“Fury” came out blasting this weekend, ambushing the box office ($23.5 million), conquering film critics (81 score at Rotten Tomatoes) and audiences, too (A- CinemaScore). But how will it fare at the Oscars?
That’s a tough call. The film lacks one key Oscar element – snob appeal – but it’s packed with many others. It may generate broad academy support with noms in various crafts categories (sound, editing, etc.) Most important, it’s such a slick, passionate action flick that it has a high Rooting Factor. That’s vital since a film must be the number-one choice of at least 5% of voters in order to earn a nomination for Best Picture. (Here is more detailed explanation of the voting process.)
Is that possible? Perhaps, yes. Historically, voters have adored war films (Best Pic winners “The Hurt Locker,” “Platton” and “Patton”; nominees like “Zero Dark Thirty,” “Inglourious Basterds” and “Letters from Iwo Jima”). That’s probably because the academy skews so heavily male (70%) and older (age 60-plus on average, according to a study by the L.A. Times). Mature guys landed in full force at theaters this weekend for “Fury.” Audiences were 60% male; 51% over age 35.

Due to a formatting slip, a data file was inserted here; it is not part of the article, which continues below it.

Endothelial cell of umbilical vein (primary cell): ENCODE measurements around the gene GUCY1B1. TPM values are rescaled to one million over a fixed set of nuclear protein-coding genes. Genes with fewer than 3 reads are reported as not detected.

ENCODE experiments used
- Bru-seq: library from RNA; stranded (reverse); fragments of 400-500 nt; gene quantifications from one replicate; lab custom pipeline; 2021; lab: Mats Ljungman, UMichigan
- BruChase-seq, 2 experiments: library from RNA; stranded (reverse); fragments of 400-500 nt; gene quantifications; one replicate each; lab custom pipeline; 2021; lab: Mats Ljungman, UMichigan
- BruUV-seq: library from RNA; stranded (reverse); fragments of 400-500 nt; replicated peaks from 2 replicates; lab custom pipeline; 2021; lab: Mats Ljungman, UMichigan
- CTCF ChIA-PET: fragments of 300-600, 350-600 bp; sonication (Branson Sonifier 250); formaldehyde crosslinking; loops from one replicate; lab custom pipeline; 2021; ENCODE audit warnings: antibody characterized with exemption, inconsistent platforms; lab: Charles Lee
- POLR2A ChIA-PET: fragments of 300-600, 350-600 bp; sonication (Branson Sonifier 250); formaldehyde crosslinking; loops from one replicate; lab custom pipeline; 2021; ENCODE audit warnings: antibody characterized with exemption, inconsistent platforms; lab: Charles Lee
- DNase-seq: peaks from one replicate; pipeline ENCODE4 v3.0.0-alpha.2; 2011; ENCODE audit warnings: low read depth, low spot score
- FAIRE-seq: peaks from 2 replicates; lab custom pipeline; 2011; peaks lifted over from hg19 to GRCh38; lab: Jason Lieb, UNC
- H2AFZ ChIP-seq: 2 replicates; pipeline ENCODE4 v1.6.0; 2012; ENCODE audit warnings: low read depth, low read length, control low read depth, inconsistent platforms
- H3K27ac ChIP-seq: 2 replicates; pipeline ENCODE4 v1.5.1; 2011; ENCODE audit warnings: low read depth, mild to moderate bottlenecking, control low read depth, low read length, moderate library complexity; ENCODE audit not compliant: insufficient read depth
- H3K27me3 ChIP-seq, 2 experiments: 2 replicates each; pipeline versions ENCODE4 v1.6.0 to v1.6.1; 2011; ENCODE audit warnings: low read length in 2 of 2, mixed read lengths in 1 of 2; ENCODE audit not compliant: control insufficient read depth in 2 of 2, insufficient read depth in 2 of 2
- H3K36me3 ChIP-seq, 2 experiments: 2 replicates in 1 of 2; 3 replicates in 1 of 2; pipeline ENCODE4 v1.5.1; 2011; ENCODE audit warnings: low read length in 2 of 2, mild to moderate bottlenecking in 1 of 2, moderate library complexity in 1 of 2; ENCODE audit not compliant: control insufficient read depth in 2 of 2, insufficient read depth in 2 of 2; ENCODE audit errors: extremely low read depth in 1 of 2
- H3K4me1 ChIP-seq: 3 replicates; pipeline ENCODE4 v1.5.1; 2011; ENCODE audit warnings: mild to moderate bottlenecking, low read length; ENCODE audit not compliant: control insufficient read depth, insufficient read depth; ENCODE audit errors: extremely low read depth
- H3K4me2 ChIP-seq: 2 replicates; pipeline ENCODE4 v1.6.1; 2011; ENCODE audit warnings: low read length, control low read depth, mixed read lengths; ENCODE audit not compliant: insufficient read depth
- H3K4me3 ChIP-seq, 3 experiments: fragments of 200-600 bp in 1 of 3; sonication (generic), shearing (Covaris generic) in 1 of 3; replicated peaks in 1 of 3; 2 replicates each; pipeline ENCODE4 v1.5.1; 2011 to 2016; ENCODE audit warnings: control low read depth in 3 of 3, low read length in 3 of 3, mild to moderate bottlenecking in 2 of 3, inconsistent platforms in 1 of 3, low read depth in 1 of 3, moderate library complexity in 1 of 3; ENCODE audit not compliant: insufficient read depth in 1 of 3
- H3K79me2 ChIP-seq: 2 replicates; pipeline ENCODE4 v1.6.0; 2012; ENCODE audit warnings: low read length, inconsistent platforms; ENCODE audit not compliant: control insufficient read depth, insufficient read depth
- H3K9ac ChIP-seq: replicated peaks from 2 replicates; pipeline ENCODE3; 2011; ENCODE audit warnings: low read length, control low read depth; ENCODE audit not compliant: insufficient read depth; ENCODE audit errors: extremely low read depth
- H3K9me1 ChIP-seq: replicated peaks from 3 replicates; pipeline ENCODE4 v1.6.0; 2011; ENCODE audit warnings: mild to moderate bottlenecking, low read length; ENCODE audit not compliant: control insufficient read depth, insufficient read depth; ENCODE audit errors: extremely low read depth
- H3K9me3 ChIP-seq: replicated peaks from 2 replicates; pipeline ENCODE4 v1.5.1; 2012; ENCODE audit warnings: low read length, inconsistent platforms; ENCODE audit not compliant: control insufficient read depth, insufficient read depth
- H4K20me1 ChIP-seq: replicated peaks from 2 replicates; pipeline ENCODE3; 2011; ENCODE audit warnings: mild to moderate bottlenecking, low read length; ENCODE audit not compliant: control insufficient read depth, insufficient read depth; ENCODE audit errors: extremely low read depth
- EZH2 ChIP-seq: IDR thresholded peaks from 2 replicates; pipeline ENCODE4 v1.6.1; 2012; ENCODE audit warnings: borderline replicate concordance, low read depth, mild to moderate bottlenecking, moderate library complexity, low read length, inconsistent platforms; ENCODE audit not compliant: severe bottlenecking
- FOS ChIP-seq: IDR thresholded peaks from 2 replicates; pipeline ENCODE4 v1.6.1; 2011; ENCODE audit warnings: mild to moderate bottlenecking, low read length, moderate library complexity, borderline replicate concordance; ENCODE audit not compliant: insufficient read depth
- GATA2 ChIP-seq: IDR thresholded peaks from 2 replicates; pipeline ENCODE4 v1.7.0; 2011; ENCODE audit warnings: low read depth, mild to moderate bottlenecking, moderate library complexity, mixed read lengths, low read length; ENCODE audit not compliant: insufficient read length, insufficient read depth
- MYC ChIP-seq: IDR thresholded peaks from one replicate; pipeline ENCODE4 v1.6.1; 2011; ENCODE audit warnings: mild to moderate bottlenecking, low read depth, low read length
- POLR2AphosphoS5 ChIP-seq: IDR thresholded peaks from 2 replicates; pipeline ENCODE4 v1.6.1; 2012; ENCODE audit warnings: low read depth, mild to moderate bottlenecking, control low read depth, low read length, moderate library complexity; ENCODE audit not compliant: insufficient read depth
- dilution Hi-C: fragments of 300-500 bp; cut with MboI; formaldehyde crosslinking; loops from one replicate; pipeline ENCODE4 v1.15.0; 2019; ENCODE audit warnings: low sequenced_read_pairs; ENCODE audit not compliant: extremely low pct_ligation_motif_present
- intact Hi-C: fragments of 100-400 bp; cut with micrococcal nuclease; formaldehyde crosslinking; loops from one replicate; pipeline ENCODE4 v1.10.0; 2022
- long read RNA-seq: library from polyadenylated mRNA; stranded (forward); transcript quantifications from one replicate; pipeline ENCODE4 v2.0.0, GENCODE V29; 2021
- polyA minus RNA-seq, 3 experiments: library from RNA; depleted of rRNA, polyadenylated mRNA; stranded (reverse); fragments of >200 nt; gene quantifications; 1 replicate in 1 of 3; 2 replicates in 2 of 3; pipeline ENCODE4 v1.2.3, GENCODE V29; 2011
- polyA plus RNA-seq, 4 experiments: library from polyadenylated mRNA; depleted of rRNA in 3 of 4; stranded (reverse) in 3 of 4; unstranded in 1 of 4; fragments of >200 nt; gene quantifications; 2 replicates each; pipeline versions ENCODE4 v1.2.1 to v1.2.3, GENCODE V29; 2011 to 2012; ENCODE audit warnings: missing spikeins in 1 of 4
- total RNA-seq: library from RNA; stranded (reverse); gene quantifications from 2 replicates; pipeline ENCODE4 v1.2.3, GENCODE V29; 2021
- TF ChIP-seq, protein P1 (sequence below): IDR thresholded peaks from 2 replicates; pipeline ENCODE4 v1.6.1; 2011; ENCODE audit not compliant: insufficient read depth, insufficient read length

But will voters fall for this war film? Only three Gold Derby’s pundits currently list “Fury” in their Best Picture predictions.
“Fury’s” best shot for a top Oscar nomination may actually be in the race for Best Supporting Actor where Logan Lerman is a serious contender thanks to his sensitive portrayal of a rookie soldier reluctant to participate in the brutality of battle. Lerman’s performance gives this film its heart and he even upstages the actor who gives this film its spark, muscle and star power: Brad Pitt. Their rivalry may end up getting played out at the Oscars.
Presumably, Pitt belongs in the lead race for Best Actor, but that five-man category is already over-packed with seven frontrunners: Michael Keaton (“Birdman”), Eddie Redmayne (“Theory of Everything”), Steve Carell (“Foxcatcher”), Benedict Cumberbatch (“Imitation Game”), Timothy Spall (“Mr. Turner”), Bradley Cooper (“American Sniper”) and David Olyelowo (“Selma”). Pitt gives a strong screen turn in “Fury,” but the role lacks the emotional vulnerability and complexity that voters usually seek in that race. Pitt might be smart to drop down to supporting, but, if he does so, he’ll land smack dab on Lerman. Either one could end up with the nomination, but it’s unlikely that they both could get in.